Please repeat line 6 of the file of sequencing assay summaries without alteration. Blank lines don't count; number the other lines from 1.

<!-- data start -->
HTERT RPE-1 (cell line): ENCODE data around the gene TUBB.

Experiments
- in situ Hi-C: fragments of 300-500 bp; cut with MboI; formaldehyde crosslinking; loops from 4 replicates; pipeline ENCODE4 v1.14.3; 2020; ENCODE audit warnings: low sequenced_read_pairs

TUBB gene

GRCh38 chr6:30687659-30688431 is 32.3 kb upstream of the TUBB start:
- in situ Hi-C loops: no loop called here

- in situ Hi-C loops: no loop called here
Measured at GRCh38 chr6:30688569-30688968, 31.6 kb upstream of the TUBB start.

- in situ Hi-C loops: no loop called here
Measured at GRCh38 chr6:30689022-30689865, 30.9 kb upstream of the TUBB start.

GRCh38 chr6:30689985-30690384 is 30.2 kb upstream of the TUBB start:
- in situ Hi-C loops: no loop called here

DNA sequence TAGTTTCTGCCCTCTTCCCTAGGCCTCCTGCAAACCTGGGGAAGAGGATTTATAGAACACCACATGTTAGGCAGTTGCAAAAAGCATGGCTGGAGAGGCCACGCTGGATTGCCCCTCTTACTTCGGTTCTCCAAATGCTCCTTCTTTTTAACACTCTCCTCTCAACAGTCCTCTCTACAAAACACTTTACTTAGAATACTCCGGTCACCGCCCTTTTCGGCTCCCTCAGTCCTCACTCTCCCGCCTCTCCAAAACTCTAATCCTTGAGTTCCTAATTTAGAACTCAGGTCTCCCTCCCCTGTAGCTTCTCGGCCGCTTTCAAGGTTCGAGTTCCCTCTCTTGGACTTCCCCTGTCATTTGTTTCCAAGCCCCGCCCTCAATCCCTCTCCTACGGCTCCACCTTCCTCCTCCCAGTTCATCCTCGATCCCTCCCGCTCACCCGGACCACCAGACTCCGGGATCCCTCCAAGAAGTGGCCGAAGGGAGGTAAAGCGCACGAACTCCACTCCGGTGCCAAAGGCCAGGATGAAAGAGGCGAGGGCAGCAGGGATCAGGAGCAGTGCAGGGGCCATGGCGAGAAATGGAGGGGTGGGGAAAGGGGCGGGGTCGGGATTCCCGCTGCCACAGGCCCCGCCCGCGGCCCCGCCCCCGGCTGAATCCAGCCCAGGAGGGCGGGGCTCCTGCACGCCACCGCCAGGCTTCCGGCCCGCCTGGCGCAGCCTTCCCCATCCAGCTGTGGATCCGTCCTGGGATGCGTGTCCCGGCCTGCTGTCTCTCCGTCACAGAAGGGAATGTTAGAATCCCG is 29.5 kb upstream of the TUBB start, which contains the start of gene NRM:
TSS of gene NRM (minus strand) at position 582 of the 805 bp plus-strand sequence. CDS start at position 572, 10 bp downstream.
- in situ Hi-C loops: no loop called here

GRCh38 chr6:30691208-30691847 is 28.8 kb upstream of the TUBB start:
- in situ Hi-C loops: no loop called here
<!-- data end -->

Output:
- in situ Hi-C loops: no loop called here